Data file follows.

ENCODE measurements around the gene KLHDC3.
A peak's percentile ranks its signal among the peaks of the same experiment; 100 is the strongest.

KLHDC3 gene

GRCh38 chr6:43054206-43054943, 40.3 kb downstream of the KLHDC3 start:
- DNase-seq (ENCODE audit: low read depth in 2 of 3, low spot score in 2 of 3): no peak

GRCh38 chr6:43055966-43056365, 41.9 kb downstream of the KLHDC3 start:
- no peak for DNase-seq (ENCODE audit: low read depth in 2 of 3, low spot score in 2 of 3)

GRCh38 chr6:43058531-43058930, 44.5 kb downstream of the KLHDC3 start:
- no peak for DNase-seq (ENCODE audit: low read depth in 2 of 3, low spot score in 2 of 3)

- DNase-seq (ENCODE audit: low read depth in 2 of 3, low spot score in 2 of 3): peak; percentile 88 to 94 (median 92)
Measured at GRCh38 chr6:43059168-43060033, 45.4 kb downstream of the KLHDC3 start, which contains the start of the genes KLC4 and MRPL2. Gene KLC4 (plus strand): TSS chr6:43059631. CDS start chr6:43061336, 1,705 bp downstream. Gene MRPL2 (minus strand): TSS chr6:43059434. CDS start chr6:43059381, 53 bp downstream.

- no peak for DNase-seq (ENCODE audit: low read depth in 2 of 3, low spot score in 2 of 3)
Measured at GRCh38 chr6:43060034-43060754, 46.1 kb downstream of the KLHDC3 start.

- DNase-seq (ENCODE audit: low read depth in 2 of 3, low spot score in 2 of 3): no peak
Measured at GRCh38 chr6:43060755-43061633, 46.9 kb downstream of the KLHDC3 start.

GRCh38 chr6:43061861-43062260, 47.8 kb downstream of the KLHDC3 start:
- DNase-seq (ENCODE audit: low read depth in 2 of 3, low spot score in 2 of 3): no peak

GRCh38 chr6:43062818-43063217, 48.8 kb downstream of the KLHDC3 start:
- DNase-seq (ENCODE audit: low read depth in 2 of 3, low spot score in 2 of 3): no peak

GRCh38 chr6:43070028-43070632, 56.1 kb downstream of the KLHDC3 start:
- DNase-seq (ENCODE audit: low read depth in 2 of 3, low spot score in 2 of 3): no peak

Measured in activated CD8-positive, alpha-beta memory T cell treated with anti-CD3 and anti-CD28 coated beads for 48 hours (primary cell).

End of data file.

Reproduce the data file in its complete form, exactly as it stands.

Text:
ENCODE measurements around the gene KLHDC3.
A peak's percentile ranks its signal among the peaks of the same experiment; 100 is the strongest.

KLHDC3 gene

GRCh38 chr6:43054206-43054943, 40.3 kb downstream of the KLHDC3 start:
- DNase-seq (ENCODE audit: low read depth in 2 of 3, low spot score in 2 of 3): no peak

GRCh38 chr6:43055966-43056365, 41.9 kb downstream of the KLHDC3 start:
- no peak for DNase-seq (ENCODE audit: low read depth in 2 of 3, low spot score in 2 of 3)

GRCh38 chr6:43058531-43058930, 44.5 kb downstream of the KLHDC3 start:
- no peak for DNase-seq (ENCODE audit: low read depth in 2 of 3, low spot score in 2 of 3)

- DNase-seq (ENCODE audit: low read depth in 2 of 3, low spot score in 2 of 3): peak; percentile 88 to 94 (median 92)
Measured at GRCh38 chr6:43059168-43060033, 45.4 kb downstream of the KLHDC3 start, which contains the start of the genes KLC4 and MRPL2. Gene KLC4 (plus strand): TSS chr6:43059631. CDS start chr6:43061336, 1,705 bp downstream. Gene MRPL2 (minus strand): TSS chr6:43059434. CDS start chr6:43059381, 53 bp downstream.

- no peak for DNase-seq (ENCODE audit: low read depth in 2 of 3, low spot score in 2 of 3)
Measured at GRCh38 chr6:43060034-43060754, 46.1 kb downstream of the KLHDC3 start.

- DNase-seq (ENCODE audit: low read depth in 2 of 3, low spot score in 2 of 3): no peak
Measured at GRCh38 chr6:43060755-43061633, 46.9 kb downstream of the KLHDC3 start.

GRCh38 chr6:43061861-43062260, 47.8 kb downstream of the KLHDC3 start:
- DNase-seq (ENCODE audit: low read depth in 2 of 3, low spot score in 2 of 3): no peak

GRCh38 chr6:43062818-43063217, 48.8 kb downstream of the KLHDC3 start:
- DNase-seq (ENCODE audit: low read depth in 2 of 3, low spot score in 2 of 3): no peak

GRCh38 chr6:43070028-43070632, 56.1 kb downstream of the KLHDC3 start:
- DNase-seq (ENCODE audit: low read depth in 2 of 3, low spot score in 2 of 3): no peak

Measured in activated CD8-positive, alpha-beta memory T cell treated with anti-CD3 and anti-CD28 coated beads for 48 hours (primary cell).